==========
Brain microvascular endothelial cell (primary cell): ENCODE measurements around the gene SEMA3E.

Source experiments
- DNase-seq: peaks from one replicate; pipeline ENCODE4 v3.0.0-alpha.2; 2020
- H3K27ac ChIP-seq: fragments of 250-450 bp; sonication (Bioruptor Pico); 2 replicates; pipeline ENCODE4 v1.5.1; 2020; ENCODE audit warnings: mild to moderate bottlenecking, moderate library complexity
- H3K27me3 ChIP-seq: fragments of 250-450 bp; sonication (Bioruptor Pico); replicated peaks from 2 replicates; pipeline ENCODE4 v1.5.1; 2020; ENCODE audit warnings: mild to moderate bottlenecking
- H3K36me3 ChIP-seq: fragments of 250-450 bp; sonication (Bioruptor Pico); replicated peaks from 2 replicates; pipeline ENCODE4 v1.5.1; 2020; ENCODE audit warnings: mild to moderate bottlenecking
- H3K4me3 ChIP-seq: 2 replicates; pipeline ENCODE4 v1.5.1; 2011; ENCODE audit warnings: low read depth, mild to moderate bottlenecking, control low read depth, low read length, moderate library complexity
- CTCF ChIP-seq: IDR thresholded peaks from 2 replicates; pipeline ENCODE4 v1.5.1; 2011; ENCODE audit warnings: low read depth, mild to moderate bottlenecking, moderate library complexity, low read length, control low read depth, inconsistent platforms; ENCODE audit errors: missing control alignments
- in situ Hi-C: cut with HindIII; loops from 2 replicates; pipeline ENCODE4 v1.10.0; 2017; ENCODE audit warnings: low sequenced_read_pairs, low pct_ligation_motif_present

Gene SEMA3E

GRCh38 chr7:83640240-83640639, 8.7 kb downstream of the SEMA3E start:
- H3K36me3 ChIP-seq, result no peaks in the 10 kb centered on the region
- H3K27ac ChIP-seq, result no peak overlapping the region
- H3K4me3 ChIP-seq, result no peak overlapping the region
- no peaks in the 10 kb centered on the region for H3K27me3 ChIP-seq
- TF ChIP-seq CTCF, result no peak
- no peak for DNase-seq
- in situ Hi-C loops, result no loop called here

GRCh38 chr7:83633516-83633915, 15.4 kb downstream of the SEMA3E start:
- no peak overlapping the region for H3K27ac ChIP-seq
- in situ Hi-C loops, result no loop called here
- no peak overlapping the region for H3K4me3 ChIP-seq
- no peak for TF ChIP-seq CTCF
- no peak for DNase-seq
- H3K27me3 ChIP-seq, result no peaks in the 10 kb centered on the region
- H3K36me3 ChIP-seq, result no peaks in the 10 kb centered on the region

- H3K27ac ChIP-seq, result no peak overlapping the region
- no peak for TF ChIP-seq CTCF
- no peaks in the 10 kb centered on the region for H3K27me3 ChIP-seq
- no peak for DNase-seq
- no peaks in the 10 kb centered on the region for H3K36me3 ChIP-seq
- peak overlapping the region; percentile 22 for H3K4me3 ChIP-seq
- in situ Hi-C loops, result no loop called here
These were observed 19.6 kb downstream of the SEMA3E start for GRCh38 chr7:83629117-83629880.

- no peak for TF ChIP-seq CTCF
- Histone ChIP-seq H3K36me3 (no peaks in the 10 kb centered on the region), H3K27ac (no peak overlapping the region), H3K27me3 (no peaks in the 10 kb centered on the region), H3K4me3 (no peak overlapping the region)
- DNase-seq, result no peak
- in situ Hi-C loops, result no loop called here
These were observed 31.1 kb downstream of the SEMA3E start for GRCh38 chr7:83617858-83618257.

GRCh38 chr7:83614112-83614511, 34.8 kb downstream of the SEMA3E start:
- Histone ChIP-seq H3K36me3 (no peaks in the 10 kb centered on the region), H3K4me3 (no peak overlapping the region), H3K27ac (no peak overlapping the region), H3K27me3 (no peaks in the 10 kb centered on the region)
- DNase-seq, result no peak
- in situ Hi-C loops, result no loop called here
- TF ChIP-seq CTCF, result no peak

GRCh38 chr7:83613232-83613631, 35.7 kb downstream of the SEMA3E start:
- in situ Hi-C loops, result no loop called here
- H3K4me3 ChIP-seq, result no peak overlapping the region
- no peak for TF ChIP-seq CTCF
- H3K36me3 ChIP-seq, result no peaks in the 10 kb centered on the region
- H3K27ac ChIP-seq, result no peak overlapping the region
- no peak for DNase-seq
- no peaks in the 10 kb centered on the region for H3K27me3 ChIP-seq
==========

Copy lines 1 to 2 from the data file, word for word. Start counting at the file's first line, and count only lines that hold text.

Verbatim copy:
Brain microvascular endothelial cell (primary cell): ENCODE measurements around the gene SEMA3E.

Source experiments